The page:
The remaining F2A-1s were modified, and then sold to Finland. The Finnish Air Force used them successfully against Soviet aircraft between 1941 and 1944, and against the German Luftwaffe in 1944 and 1945.

A total of 509 F2A Buffalos were manufactured by Brewster. The three models are as follows.

Model F2A-1

The first production model of the Buffalo, the aircraft had a 950-horsepower Wright "Cyclone" engine. A total of 54 were manufactured.

Model F2A-2

The F2A-2 had a 1200-horsepower Wright "Cyclone" engine, along with improvements including a better propeller and integral flotation gear. A total of 43 were ordered by the U.S. Navy.

Model F2A-3

The final version of the F2A Buffalo, this aircraft had a longer fuselage, increased fuel and ammunition capacity, and additional armor. But although these improvements increased the aircraft's weight and range, they also reduced speed, maneuverability, climb rate, and service ceiling. The U.S. Navy and Marines ordered a combined total of 108 F2A-3s.

Brewster F2A-1 Buffalo Characteristics

ArmamentFour .50 cal. machine guns (two firing forward through the engine cowling; one in each wing)
Bomb loadN/A
EngineWright 950 hp. R-1820-40 radial
Maximum speed301 mph
Cruising speed258 mph
Range1,000 mi.
Ceiling33,000 ft.
Span35 ft.
Length26 ft.
Height11 ft. 11 in.
Weight3,875 lbs. empty; 5,040 lbs. loaded

Brewster F2A-3 Buffalo Characteristics

ArmamentFour .50 cal. machine guns (two firing forward through the engine cowling; one in each wing)
Bomb loadN/A
EngineWright 1200 hp. R-1820-40 radial
Maximum speed320 mph
Cruising speed171 mph
Range1,680 mi.
Ceiling30,000 ft.
Span35 ft.
Length26 ft. 4 in.
Height12 ft. 1 in.
Weight4,894 lbs. empty; 7,253 lbs. loaded

Brewster F2A-1 Buffalo fighter, of Fighting Squadron Three (VF-3) At Naval Air Station, North Island, CA, 9 September 1940. It is painted in McClelland Barclay experimental camouflage design number 1. Note gun camera mounted on the starboard fuselage, forward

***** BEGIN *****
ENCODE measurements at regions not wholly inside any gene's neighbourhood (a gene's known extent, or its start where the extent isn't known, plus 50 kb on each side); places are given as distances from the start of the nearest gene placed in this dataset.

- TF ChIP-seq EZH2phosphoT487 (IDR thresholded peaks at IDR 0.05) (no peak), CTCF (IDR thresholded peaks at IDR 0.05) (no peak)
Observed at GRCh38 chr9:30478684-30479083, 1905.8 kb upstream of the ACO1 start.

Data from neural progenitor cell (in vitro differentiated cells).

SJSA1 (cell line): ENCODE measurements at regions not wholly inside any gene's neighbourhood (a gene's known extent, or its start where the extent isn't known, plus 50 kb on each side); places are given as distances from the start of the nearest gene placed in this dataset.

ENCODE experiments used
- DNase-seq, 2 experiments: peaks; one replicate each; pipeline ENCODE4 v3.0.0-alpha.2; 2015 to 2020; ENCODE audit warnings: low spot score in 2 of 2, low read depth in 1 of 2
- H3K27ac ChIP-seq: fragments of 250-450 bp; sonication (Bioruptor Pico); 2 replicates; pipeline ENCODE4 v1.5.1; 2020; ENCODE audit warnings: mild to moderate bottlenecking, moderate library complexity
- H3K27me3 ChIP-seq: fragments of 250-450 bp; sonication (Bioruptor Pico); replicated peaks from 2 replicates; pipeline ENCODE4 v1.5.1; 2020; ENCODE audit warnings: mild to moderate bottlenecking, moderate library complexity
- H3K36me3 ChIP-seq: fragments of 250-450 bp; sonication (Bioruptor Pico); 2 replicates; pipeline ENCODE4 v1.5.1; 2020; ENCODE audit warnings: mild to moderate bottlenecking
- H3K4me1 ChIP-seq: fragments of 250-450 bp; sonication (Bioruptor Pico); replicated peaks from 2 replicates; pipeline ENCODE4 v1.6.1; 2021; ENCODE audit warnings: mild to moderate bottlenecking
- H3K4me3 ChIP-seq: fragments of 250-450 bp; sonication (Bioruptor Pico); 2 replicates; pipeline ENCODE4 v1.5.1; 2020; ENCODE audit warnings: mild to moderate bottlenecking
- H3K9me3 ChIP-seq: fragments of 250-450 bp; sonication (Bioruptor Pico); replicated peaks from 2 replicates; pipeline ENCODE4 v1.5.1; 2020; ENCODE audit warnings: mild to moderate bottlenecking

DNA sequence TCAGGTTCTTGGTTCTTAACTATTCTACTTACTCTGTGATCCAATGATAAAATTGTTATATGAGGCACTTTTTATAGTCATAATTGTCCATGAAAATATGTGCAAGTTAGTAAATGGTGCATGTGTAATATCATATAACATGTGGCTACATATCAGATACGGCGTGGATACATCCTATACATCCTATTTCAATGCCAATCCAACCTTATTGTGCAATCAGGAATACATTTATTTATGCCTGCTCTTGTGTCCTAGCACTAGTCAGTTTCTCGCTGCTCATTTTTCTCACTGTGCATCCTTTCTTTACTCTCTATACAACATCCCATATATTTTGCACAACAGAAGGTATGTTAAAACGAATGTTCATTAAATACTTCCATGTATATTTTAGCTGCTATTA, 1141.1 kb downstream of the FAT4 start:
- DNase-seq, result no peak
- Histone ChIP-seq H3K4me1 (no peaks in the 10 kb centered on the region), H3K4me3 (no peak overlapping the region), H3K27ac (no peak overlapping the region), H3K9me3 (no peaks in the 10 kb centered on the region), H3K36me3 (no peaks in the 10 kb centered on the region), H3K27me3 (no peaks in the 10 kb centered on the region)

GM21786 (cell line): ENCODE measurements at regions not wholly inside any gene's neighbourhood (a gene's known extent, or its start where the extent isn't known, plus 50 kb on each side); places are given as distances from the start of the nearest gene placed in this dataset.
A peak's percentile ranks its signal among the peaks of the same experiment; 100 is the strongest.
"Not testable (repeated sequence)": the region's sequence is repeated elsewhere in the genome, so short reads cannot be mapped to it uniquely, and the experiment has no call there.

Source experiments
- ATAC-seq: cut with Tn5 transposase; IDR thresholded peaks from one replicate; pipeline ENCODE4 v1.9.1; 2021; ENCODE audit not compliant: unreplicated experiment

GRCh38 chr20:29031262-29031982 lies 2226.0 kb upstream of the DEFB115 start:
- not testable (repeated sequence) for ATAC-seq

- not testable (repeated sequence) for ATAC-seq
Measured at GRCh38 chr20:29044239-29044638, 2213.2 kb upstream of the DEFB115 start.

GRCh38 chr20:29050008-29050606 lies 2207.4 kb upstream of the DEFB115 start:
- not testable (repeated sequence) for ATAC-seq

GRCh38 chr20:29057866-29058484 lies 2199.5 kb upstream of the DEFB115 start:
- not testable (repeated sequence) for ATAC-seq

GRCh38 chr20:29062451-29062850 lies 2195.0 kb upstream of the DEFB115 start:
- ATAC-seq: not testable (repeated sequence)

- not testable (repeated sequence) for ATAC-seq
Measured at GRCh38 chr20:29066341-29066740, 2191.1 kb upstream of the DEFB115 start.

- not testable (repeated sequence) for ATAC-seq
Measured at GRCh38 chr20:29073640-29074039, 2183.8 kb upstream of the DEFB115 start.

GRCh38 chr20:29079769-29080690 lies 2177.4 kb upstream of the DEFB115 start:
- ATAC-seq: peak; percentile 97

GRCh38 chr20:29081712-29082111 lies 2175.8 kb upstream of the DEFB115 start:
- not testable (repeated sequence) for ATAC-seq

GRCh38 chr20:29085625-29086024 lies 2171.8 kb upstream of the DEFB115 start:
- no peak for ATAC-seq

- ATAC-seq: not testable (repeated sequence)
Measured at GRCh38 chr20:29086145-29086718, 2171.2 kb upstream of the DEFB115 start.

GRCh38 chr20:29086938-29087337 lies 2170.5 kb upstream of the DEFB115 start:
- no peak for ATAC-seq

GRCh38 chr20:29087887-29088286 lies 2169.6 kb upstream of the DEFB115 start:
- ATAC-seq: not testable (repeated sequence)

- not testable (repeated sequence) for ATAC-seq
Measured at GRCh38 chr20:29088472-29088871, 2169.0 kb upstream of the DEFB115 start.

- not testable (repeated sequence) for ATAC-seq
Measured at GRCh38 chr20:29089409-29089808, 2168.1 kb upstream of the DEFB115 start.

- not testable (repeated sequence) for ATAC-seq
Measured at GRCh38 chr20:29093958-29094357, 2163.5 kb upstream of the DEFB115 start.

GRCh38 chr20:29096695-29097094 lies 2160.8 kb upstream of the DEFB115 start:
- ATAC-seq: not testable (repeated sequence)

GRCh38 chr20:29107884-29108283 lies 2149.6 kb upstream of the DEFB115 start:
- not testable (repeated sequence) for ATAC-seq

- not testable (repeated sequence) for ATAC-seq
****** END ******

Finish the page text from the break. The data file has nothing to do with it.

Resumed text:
Brewster F2A-1 "Buffalo" fighter, of Fighting Squadron Three (VF-3) At Naval Air Station, North Island, CA, 9 September 1940. It is painted in McClelland Barclay experimental camouflage design number 1. Note gun camera mounted on the starboard fuselage, forward.

Brewster F2A-3 Buffalo fighter, in flight, 2 August 1942, piloted by Lieutenant Commander Joseph C. Clifton
Brewster F2A-3 "Buffalo" fighter, in flight, 2 August 1942, piloted by Lieutenant Commander Joseph C. Clifton.

Brewster F2A-3 fighter, circa 1941
Brewster F2A-3 fighter, circa 1941.

Brewster F2A-3 Buffalo fighter, probably from Marine Fighting Squadron 212 (VMF-212) receives maintenance in a camouflaged revetment at Marine Corps Air Station, Ewa, Hawaii, 25 April 1942
Brewster F2A-3 "Buffalo" fighter, probably from Marine Fighting Squadron 212 (VMF-212) receives maintenance in a camouflaged revetment at Marine Corps Air Station, Ewa, Hawaii, 25 April 1942.

Recommended Books about the Brewster F2A Buffalo

Find More Information on the Internet

There are many fine websites that have additional information on this topic, too many to list here and too many to keep up with as they come and go. Use this Google web search form to get an up to date report of what's out there.

For good results, try entering this: f2a buffalo. Then click the Search button.

Find at Amazon:  Military Issue equipment, clothing, boots, MREs, MOLLE gear and much more.

  Home >> Firepower >> Aviation >> WW II Fighters >> F2A What's New? | Olive-Drab Directory